Volunteers Conclude Critical Bird Survey
Conservancy birders reveal the true impact of a proposed new highway.
October 05, 2013
The proposed alignment for the West Davis Corridor highway extension, which would be built on the southeast shore of the Great Salt Lake, would be bad for birds. No one disputes this. But just how many birds – what variety, and in what quantity – would be affected was a matter of significant dispute… until Nature Conservancy volunteers went out and counted.
“30,374 unique sightings of 139 species” Conservancy board member and volunteer birder Maunsel Pearce concluded this fall. Pearce, along with a dozen other volunteers, birding enthusiasts from all over the Wasatch, visited the Conservancy’s Great Salt Lake Shorelands Preserve every two weeks from April to October and took detailed notes of each bird he encountered. “We also spotted state and federally listed sensitive species,” he adds. “The American white pelican, long-billed curlew, bobolink, short-eared owl, grasshopper sparrow and bald eagle.”
“This is the best way for us to prove how many birds depend on [the preserve],” said Vivian Schneggenburger, a volunteer from Salt Lake City. Indeed, each survey point represented an area of the preserve that would be directly or indirectly altered by the proposed highway. The survey has become an important tool in demonstrating how severely the highway would impact the viability of the preserve, not just reducing critical bird habitat, but also displacing and disturbing wildlife in the surrounding ecosystem.
“Our interest is and always will be the protection of the Great Salt Lake Shorelands Preserve, and the globally important wildlife habitat we have worked so hard in the past 27 years to save,” explains Chris Montague, the Conservancy’s Director of Utah Conservation Programs. He submitted results of this first-of-its-kind survey, along with extensive comments on the Utah Department of Transportation’s (UDOT) proposal, in September. At the time of this writing, UDOT is reviewing the extensive comments it has received from the Conservancy and other non-profit groups, as well as federal and state agencies and private citizens, to evaluate the potential implications of the highway’s alignment.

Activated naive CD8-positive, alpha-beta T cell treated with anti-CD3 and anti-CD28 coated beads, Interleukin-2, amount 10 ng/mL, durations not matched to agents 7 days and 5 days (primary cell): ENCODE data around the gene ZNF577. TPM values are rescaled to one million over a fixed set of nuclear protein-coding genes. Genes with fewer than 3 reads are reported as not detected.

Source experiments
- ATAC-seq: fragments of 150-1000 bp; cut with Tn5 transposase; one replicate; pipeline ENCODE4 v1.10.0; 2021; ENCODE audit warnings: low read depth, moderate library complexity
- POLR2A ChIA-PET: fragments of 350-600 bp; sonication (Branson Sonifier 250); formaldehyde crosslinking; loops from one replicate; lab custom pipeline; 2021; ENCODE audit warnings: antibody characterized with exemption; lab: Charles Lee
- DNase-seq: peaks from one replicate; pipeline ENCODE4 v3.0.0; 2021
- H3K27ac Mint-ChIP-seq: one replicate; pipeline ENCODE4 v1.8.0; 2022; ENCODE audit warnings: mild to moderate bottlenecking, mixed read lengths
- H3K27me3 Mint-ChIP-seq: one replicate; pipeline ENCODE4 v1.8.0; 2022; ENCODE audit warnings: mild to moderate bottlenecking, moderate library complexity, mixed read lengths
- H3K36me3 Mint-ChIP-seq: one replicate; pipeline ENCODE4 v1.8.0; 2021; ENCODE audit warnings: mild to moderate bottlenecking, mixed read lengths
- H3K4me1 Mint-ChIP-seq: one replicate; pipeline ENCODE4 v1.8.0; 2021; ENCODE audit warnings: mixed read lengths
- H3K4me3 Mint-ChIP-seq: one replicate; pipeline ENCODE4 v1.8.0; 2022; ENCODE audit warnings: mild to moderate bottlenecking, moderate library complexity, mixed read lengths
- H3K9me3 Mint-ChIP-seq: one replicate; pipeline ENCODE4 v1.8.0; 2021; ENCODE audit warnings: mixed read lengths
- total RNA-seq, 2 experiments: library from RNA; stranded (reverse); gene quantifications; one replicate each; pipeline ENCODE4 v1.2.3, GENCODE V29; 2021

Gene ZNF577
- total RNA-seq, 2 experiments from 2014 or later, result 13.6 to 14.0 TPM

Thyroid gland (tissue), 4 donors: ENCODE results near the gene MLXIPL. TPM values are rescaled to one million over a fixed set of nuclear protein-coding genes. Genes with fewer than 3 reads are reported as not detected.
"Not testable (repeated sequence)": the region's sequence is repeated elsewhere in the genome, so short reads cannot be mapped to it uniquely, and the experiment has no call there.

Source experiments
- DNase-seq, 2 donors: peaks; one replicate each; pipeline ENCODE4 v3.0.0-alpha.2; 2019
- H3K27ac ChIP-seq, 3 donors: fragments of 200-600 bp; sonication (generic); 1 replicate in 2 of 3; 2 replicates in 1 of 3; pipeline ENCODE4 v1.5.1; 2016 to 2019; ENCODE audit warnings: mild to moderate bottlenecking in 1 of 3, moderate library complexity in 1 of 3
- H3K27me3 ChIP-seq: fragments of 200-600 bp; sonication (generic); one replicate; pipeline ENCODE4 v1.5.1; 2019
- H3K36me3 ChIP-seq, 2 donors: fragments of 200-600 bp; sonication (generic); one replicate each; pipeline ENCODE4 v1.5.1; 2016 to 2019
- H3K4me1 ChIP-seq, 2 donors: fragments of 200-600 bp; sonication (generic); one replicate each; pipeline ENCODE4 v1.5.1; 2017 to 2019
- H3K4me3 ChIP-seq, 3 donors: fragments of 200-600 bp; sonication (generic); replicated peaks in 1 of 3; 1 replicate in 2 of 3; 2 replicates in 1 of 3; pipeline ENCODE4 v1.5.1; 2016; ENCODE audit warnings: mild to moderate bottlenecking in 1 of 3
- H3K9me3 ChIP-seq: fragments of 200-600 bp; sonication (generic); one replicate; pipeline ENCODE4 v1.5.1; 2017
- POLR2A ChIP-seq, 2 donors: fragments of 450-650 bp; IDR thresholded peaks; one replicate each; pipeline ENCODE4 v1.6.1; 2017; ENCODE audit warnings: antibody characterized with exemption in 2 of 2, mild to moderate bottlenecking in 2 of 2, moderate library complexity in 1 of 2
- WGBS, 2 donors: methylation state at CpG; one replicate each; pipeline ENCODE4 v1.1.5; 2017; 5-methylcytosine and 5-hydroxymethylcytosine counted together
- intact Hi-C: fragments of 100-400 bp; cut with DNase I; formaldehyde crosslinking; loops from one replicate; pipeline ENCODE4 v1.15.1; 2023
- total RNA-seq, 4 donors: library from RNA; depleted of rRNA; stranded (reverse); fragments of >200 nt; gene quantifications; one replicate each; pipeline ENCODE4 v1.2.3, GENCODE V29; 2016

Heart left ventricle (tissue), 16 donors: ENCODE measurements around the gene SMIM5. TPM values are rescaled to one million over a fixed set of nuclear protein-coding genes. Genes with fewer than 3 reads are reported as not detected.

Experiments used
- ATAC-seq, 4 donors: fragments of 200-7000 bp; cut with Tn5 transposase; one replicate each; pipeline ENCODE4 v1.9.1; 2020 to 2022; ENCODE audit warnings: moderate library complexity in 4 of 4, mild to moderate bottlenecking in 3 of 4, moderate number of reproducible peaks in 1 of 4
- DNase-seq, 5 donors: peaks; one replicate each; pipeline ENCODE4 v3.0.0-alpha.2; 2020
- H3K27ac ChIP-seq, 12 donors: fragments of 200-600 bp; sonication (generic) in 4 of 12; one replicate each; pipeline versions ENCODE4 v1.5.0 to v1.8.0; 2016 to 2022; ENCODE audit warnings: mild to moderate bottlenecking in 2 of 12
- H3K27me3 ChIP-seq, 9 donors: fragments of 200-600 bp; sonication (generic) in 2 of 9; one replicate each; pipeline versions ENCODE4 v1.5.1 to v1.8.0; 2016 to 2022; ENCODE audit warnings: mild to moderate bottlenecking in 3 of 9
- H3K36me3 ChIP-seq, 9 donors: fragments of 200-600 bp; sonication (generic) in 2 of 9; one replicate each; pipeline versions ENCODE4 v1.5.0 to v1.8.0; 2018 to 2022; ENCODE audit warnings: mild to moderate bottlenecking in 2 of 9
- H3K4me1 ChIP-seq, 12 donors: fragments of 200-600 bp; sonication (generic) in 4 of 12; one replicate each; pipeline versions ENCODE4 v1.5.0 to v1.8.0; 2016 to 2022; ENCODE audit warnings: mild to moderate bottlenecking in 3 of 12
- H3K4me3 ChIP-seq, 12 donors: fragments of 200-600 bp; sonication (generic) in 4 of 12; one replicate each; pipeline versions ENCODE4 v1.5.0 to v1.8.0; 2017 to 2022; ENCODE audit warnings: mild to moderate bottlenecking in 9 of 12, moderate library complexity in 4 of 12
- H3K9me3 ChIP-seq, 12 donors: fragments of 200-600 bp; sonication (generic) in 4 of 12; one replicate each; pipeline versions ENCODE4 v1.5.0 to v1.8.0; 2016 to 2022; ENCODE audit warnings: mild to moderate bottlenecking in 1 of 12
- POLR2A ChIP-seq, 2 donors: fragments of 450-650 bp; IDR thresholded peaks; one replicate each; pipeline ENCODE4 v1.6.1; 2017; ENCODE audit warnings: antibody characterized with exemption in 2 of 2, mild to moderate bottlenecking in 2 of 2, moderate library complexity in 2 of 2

“We and our partners paid market prices to own this acreage, just like any other landowner,” says Montague. “If this highway is constructed, it will impact very important natural habitats, and we want those impacts to be fully understood and mitigated. This survey will play a part in ensuring that highway decisions made in the next several months will represent a better solution for both nature and people.”
The Nature Conservancy is a global conservation organization dedicated to conserving the lands and waters on which all life depends. Guided by science, we create innovative, on-the-ground solutions to our world's toughest challenges so that nature and people can thrive together. We are tackling climate change, conserving lands, waters and oceans at unprecedented scale, and helping make cities more sustainable. Working in more than 65 countries, we use a collaborative approach that engages local communities, governments, the private sector, and other partners. To learn more, visit www.nature.org or follow @nature_press on Twitter.